Guard Chris Kemoeatu likes nothing better than to block for the run. It remains his forte, a big reason Sports Illustrated chose him to its midseason All-Pro team.
"Love it," professed Kemoeatu, who goes 6 feet 3, 344 pounds.
He and others who love the Steelers' running game did not have much to like in their 18-12 loss against Cincinnati Sunday at Heinz Field. They ran 18 times, and one of those was a quarterback scramble. It is the fewest times they have run this season and their second-fewest yards at 80, 15 of those on Ben Roethlisberger's scramble.
That no longer comes as much of a surprise on an offense where balance seems to equate to 60-40 (percentage of pass plays to runs). But it could change when they pull into Kansas City for their game Sunday against the Chiefs, who rank 27th in the NFL against the run.
"I would like to hope so," Kemoeatu said. "That's what our big emphasis is this week, to get some run plays in there. Hopefully, they call it, but we just do as we're told."
The 18 runs were the fewest since they ran 17 times in a 29-22 loss Dec. 16, 2007, at Jacksonville.
"I think we could have done some more things," said Rashard Mendenhall, who had 13 carries for 36 yards against the Bengals. "But they're a tough defense. I feel we'll get it going this week."
The Steelers' running plays account for only 41.3 percent of their offense, but they are about average when it comes to the entire NFL. The NFL averages 43.3 percent runs. Defensive coordinator Dick LeBeau remembers when those numbers were flip-flopped.
"It used to be the opposite of that," LeBeau said. "It used to be 65 percent run."
Those days are gone even in Pittsburgh, but that running game might resurface Sunday.
"We definitely have to get better, but, for whatever reason, it just didn't happen," Ward said of the team's running game against Cincinnati. "We're going to stay the course and not hit the panic button. There's still a lot of football left.
"But we need to be a balanced team. As I always preach, balanced teams -- it really makes us hard to beat when we're balanced."
Kicker Jeff Reed took issue with all those fans critical of his attempt to tackle Cincinnati rookie Bernard Scott on his way to a 96-yard kickoff return for a touchdown Sunday.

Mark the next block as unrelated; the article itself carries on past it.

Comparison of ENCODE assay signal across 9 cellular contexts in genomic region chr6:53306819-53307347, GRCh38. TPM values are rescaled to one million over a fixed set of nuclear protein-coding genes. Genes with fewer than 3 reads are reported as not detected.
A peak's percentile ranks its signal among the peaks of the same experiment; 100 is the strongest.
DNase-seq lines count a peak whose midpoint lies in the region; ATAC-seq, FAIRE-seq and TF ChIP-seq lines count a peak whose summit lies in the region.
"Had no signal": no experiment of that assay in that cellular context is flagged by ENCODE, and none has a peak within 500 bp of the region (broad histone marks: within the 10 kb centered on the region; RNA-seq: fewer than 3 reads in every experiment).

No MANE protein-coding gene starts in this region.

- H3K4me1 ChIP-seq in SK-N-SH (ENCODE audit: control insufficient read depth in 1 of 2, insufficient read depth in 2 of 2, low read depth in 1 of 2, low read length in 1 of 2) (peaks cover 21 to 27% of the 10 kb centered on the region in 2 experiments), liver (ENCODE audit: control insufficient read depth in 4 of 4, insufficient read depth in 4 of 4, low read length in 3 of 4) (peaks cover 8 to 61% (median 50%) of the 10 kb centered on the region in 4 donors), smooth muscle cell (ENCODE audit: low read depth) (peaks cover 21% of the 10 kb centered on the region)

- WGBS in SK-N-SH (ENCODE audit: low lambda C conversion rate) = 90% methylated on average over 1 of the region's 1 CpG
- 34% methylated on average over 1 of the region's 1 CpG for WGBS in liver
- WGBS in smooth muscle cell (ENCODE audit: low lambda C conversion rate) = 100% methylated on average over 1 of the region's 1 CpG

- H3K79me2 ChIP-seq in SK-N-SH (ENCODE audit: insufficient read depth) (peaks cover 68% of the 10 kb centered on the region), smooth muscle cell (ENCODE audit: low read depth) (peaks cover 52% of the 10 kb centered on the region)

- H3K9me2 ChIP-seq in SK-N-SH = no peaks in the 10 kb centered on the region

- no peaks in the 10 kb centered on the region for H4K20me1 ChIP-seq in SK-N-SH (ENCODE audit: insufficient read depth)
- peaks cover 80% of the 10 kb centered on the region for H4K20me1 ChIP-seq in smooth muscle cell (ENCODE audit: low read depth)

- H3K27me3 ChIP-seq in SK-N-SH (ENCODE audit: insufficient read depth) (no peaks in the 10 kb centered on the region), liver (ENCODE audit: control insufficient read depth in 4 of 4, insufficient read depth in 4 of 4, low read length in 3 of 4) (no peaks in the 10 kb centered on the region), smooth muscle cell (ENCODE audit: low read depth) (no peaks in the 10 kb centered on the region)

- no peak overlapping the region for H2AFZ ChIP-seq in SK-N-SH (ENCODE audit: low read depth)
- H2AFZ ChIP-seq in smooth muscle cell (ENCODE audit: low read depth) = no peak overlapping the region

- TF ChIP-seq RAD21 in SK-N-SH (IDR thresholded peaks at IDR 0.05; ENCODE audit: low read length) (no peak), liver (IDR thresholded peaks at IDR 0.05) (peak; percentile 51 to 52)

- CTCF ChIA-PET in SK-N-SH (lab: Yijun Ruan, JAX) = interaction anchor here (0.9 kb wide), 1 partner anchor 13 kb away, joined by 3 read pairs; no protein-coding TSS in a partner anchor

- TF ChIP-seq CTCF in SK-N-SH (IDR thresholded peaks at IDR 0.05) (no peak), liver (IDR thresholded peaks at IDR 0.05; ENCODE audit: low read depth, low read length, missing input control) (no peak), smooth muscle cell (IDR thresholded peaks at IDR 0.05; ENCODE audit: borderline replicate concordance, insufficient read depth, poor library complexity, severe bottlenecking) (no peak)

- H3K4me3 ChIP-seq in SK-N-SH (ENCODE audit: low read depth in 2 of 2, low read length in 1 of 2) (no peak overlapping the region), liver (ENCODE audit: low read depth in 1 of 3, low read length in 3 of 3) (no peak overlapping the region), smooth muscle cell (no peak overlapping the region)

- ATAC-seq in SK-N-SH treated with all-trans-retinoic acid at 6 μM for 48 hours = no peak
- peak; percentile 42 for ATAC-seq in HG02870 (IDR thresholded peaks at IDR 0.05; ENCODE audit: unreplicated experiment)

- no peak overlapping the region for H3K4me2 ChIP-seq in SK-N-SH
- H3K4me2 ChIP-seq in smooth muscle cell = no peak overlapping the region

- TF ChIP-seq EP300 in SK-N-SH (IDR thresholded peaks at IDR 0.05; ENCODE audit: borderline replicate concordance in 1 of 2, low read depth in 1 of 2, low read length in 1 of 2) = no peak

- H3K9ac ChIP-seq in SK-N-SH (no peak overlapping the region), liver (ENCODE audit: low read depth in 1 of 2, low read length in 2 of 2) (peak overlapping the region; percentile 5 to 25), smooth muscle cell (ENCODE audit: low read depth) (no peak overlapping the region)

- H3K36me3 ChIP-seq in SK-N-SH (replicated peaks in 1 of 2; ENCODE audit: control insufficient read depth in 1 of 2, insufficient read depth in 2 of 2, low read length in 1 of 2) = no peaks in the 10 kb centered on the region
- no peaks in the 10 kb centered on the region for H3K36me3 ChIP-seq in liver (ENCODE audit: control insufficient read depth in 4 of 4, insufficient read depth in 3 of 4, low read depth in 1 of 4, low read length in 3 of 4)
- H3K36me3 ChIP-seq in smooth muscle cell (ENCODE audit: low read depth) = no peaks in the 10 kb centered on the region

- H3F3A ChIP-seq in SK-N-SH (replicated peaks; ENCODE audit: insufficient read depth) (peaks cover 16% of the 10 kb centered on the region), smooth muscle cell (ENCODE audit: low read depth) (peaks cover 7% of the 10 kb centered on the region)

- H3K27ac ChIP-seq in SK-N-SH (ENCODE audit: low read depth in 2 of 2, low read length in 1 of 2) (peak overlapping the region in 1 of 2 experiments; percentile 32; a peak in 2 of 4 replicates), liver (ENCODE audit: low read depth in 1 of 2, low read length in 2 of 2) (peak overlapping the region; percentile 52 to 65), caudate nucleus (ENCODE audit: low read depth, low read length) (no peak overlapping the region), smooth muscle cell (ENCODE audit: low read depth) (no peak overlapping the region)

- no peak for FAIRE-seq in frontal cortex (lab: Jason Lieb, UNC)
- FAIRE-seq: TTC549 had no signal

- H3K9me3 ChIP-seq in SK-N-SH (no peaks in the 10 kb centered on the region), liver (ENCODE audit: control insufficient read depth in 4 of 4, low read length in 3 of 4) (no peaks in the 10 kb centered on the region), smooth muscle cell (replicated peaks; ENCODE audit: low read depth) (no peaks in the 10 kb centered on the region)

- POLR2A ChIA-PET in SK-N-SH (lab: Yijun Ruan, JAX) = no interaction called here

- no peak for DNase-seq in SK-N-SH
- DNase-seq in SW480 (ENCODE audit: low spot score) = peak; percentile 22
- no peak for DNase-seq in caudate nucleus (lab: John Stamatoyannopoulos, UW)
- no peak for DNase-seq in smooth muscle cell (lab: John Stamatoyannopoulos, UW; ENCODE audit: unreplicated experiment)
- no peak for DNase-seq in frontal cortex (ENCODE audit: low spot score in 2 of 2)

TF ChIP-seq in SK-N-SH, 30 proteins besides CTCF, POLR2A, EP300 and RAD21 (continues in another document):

"I just look at those people like they don't know what they're talking about," said Reed. "I'm coached to do certain things, and the No. 1 reason I'm here is to kick kickoffs the best I can and make field goals. When it comes to making a tackle, people like [punter] Dan [Sepulveda] kind of ruin it for me because he's so athletic."
Sepulveda was a YouTube star for a jarring tackle he made on a punt return in college. He has one tackle on a punt this season. Reed has gotten near the returnman on two of the three kickoff returns for touchdowns in the past four games without making a tackle.
He said he has made about eight tackles through the years and missed four, but he also said he actually did his job Sunday on that kickoff return.
"That was about a 50-yard sprint for me, and my job is to make him cut back inside and he went inside of me," Reed said. "Looking back at the play, if I'd have slowed down a little bit I maybe could have dove in his path a little better. For me, that was fast, and I was cutting him off. I thought we had a chance to get him, and we didn't get him down."
Santonio Holmes is off to his best start with 678 yards receiving, on pace for 1,205, yet he has just one touchdown catch.
After a dreadful passing performance against Cincinnati Sunday, quarterback Ben Roethlisberger was at a loss to explain what happened.
"There was something missing all day; I don't know what it was," Roethlisberger said. "I don't know if it was the weather in November or what it was. Seemed like even the crowd at the beginning, everyone was just kind of different."
Roethlisberger's view of the offense from Sunday was mentioned to Holmes, who said, "I mean, he's the quarterback. He has control over everything, you know -- who touches the ball, he dictates where the ball goes. And, if he felt that way, that's probably why we didn't win the ballgame."
The Steelers inserted Donovan Woods into their kick-coverage game to replace Arnold Harrison, but they have made no other noticeable change in personnel. The only two starters on offense or defense on the kickoff team are cornerbacks William Gay and Ike Taylor.
"They don't let me play special teams any more," cracked safety Ryan Clark. "There's a rule, you have to have a spleen and a gall bladder, at least one, to be a part of special teams."
Curtis Gatewood, a linebacker from Vanderbilt, was signed to take Woods' vacated spot on the practice squad.
For more on the Steelers, read the new blog, Ed Bouchette On the Steelers at www.post-gazette.com/plus . Ed Bouchette can be reached at email@example.com . First Published November 19, 2009 5:00 AM